John Lewis’ #ManOnTheMoon Proves Branded Social Advocacy Can Make An Impact

John Lewis’ lat­est sea­son­al cam­paign has shone a spot­light on brands infus­ing an ele­ment of social good. Do such prac­tices pro­vide prov­able val­ue?

Pat Hong By Pat Hong from Linkdex. Join the discussion » 0 comments

Brand­ed social advo­ca­cy, or cor­po­rate social respon­si­bil­i­ty, has been an increas­ing­ly press­ing item on the brand mar­ket­ing agen­da in recent years. John Lewis’ lat­est sea­son­al cam­paign shines a spot­light not only on lone­li­ness at Christ­mas, but also on brands that are infus­ing an ele­ment of social good into their cam­paigns. But do such prac­tices pro­vide prov­able val­ue?

Pete Mar­tin of dig­i­tal agency The Gate, writ­ing in “The True, The Good, The Beau­ti­ful, begins with a bold max­im on social busi­ness:

Every busi­ness is a ‘peo­ple busi­ness’. Every enter­prise is a social enter­prise. Every brand is sim­ply the sum of the thoughts and feel­ings and actions of its com­mu­ni­ty.”

Draw­ing from the time­less wis­dom of philoso­pher Pla­to, “The True, The Good, The Beau­ti­ful” is an impas­sioned call to action for brands in the 21st cen­tu­ry to address the age-old dichoto­my between the prag­ma­tists and the ide­al­ists, the num­ber-crunch­ers and the strate­gists – and in the con­text of the busi­ness world, the inevitable ten­sion between short-term busi­ness tar­gets and the long-term goals. The argu­ment (and there is per­haps grow­ing momen­tum for the view rip­pling through the mar­ket­ing world) is that the bal­ance is tip­ping towards the more ide­al­ized end of the spec­trum. Brands increas­ing­ly are becom­ing much more self-aware and proac­tive on social issues. The key ques­tion that must be addressed: is social advo­ca­cy indica­tive of a wider trend in busi­ness or is it mere­ly the lat­est mar­ket­ing fad?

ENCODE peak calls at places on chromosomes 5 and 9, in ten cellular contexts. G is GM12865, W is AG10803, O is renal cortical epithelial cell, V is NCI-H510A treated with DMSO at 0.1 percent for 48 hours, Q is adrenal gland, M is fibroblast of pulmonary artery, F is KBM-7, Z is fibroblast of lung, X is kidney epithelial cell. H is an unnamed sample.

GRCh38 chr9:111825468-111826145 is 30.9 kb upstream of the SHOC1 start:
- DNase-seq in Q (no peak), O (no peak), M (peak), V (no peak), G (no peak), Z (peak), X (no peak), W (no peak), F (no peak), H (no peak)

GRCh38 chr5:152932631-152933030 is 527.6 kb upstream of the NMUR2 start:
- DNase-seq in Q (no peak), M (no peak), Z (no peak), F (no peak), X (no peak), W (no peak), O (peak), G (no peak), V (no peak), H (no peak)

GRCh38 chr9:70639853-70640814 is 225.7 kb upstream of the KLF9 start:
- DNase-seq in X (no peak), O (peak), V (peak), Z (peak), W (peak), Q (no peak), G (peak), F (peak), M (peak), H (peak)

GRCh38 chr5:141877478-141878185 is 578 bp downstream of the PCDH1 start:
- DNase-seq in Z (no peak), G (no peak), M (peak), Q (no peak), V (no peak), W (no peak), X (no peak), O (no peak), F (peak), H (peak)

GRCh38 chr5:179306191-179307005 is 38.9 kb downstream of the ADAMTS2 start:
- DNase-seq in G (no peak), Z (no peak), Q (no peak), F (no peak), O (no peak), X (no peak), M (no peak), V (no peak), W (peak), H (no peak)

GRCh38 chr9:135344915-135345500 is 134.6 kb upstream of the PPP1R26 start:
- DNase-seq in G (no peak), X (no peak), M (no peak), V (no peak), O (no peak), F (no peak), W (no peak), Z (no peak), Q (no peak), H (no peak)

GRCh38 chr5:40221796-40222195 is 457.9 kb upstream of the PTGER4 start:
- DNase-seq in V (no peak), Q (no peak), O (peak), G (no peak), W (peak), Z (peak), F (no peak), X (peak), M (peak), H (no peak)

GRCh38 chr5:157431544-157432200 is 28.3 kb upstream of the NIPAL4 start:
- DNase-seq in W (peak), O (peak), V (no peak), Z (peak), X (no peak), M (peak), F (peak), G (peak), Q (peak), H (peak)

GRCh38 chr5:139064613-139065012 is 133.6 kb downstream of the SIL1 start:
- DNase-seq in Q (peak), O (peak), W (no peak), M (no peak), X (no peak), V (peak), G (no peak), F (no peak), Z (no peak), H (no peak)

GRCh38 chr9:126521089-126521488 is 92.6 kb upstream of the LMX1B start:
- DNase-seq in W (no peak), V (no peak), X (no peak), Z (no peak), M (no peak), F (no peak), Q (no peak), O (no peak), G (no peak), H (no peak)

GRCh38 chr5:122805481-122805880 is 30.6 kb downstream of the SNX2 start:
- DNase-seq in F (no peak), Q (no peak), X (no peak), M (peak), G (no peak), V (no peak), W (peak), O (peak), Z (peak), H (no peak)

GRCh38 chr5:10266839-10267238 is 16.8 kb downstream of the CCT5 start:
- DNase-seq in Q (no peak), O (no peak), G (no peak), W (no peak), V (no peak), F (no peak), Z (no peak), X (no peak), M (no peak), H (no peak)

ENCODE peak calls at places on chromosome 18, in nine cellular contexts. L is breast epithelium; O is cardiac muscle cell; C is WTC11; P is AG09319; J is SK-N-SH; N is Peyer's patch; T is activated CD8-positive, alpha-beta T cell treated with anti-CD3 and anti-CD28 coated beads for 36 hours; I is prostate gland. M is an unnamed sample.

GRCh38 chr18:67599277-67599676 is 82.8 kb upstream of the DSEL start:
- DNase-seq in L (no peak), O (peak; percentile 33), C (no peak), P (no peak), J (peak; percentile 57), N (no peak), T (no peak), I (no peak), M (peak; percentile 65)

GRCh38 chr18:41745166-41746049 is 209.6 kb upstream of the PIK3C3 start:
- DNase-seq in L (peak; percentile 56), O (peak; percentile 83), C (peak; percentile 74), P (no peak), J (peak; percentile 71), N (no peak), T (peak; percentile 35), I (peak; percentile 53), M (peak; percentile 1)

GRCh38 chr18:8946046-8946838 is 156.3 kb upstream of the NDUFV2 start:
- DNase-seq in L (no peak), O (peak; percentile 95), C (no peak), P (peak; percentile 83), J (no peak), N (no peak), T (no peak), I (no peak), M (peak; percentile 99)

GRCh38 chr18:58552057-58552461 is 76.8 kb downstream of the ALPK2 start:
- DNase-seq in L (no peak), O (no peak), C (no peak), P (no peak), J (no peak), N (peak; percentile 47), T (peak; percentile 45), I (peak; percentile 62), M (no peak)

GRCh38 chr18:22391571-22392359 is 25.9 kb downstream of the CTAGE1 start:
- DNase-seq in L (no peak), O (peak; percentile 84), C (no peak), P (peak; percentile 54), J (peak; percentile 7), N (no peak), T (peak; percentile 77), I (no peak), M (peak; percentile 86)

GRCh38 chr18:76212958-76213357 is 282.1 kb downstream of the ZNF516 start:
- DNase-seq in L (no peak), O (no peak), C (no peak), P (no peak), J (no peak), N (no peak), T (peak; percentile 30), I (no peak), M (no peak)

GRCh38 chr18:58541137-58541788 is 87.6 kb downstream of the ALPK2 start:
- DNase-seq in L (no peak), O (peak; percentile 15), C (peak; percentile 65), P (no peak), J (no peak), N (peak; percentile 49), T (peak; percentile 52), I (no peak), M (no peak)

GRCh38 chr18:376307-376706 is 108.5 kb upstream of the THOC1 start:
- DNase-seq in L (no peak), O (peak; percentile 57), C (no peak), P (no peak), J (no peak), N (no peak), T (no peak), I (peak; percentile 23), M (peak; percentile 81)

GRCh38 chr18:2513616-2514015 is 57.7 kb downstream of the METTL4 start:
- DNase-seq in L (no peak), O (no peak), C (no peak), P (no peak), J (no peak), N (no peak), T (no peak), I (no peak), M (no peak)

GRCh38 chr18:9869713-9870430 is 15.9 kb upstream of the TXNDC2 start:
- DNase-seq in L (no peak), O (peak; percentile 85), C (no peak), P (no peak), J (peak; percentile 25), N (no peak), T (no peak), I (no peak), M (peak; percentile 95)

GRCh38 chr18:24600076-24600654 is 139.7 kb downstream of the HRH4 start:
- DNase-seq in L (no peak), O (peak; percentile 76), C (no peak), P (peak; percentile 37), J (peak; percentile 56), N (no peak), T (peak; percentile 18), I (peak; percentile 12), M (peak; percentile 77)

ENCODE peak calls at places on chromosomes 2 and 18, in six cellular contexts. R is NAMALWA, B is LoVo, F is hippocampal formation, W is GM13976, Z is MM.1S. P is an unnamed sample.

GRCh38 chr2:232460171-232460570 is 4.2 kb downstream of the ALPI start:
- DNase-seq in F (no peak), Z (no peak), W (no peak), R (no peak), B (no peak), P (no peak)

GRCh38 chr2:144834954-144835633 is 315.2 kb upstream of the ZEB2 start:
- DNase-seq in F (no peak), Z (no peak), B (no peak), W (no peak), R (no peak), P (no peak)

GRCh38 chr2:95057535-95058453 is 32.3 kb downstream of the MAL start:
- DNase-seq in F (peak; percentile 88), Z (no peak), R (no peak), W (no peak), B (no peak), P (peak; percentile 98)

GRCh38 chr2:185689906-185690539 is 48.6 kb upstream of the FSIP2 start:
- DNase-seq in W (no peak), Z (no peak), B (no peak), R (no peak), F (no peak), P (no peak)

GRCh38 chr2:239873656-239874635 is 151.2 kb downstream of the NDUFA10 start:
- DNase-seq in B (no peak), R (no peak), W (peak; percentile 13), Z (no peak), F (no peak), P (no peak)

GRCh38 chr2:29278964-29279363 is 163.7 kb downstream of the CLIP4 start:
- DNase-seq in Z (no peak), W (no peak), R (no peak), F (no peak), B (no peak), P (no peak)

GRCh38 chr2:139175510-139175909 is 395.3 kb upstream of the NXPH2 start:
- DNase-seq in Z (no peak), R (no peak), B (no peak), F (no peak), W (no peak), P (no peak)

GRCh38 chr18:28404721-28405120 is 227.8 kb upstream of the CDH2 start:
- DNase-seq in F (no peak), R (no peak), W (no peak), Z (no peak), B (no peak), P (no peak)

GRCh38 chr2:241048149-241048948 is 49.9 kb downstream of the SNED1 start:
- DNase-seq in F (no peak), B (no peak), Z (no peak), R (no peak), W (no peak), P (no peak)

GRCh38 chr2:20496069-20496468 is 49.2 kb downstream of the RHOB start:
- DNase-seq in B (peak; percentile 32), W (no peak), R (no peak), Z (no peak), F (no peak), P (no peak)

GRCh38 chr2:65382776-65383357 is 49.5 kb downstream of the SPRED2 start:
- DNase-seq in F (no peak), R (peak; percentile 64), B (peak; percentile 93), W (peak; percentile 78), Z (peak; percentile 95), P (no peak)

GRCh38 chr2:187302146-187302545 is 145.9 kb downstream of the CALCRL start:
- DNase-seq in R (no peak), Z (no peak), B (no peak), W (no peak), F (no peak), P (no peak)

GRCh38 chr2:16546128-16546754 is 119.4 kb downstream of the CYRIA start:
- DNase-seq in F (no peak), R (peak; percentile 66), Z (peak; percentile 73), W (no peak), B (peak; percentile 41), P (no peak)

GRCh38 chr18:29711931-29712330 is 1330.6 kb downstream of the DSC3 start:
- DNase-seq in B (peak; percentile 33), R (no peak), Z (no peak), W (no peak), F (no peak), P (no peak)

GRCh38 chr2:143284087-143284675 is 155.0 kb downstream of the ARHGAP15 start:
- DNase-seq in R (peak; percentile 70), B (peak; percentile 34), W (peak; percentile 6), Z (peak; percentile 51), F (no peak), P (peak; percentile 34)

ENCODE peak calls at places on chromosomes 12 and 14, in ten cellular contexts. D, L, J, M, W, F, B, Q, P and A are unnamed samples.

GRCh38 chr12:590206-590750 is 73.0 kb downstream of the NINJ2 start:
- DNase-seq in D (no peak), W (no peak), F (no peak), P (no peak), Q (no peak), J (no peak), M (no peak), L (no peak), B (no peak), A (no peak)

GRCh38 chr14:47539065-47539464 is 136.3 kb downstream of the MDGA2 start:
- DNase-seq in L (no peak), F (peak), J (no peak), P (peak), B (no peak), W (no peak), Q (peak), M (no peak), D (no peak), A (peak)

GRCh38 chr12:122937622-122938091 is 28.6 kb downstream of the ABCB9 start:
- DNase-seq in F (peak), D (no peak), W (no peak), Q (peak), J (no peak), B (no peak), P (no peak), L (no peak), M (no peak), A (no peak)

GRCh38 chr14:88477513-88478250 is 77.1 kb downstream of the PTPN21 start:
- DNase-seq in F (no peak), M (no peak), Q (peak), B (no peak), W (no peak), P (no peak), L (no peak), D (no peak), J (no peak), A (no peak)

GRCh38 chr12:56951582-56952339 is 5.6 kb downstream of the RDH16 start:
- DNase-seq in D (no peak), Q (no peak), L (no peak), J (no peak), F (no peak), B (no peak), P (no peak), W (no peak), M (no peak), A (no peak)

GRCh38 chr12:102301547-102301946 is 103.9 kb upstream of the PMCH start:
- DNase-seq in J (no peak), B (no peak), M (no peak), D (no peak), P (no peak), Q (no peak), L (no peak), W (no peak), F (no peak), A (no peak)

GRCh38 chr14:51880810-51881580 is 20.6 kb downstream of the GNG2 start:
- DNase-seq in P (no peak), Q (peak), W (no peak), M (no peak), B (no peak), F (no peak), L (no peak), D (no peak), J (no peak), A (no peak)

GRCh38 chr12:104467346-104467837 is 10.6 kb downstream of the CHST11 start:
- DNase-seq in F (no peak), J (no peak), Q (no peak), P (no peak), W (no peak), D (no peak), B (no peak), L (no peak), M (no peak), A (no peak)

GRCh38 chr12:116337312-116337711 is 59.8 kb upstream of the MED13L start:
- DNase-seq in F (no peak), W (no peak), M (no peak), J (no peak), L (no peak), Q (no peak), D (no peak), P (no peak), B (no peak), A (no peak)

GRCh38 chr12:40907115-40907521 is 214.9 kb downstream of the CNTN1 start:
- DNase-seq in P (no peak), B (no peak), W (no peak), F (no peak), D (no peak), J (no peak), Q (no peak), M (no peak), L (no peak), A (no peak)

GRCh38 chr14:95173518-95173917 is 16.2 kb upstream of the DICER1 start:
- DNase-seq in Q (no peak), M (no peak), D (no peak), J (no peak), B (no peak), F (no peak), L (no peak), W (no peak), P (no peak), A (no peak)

Can Brands Be Advocates Of Social Good?

One of the endur­ing ques­tions for brands is whether they can posi­tion them­selves as advo­cates of social good while remain­ing com­pet­i­tive. Do such efforts aid their over­all brand val­ue, which can deliv­er prov­able ROI, or is it an unnec­es­sary cost? Sev­er­al notable brands have invest­ed in advo­ca­cy. Ear­li­er this year Lisa Lacy report­ed on how Coca-Cola, Nivea, and the U.S. Navy have used social good to cre­ate mem­o­rable expe­ri­ences. In Cana­da, cof­fee chain Tim Hor­ton’s have the envi­able posi­tion of being the coun­try’s best loved brand, due to a cul­mi­na­tion of cre­ative mar­ket­ing (such as their pop­u­lar pay-it-for­ward cam­paign), their grass­roots local com­mu­ni­ty work, and fair-trade prac­tices. When it comes to social progress, 2015 has also seen a large num­ber of brands speak­ing out on the issues of the day. Always for exam­ple, have ignit­ed social media with #LikeA­Girl and #Unstop­pable – an emo­tive, and incred­i­bly viral cam­paign that has put the spot­light on soci­ety’s under­ly­ing gen­der bias­es. LGBT issues too, have been one of the break­through top­ics of 2015. Numer­ous brands, includ­ing JELL‑O, Jet­Blue, Ben & Jerry’s, Chee­rios, Tiffany, and Wells Far­go, have voiced their own fla­vor of sup­port.


Evi­dent­ly, many brands have real­ized that there is val­ue in align­ing their brand and mar­ket­ing mes­sages with top­i­cal social issues and cam­paigns. One brand that has con­sis­tent­ly posi­tioned them­selves as advo­cates of social good is UK depart­ment store retail­er John Lewis. Their #ManOn­The­Moon Christ­mas cam­paign brings atten­tion to the issue of lone­li­ness at Christ­mas:

John Lewis’ video has gar­nered near­ly 15 mil­lion views on YouTube alone as of this writ­ing. The com­pas­sion­ate sen­ti­ment seems to have struck a chord with con­sumers at just the right moment ahead of the Christ­mas hol­i­days. The sheer num­ber of impres­sions, com­bined with sig­nif­i­cant high-pro­file press cov­er­age, makes #ManOn­The­Moon a clear stand­out cam­paign from the UK’s major high-street retail­ers this Christ­mas. #ManOn­The­Moon reaf­firms that con­sumers will respond to cam­paigns that incor­po­rate a strong social advo­ca­cy mes­sage.

Positive Reinforcement & Brand Trust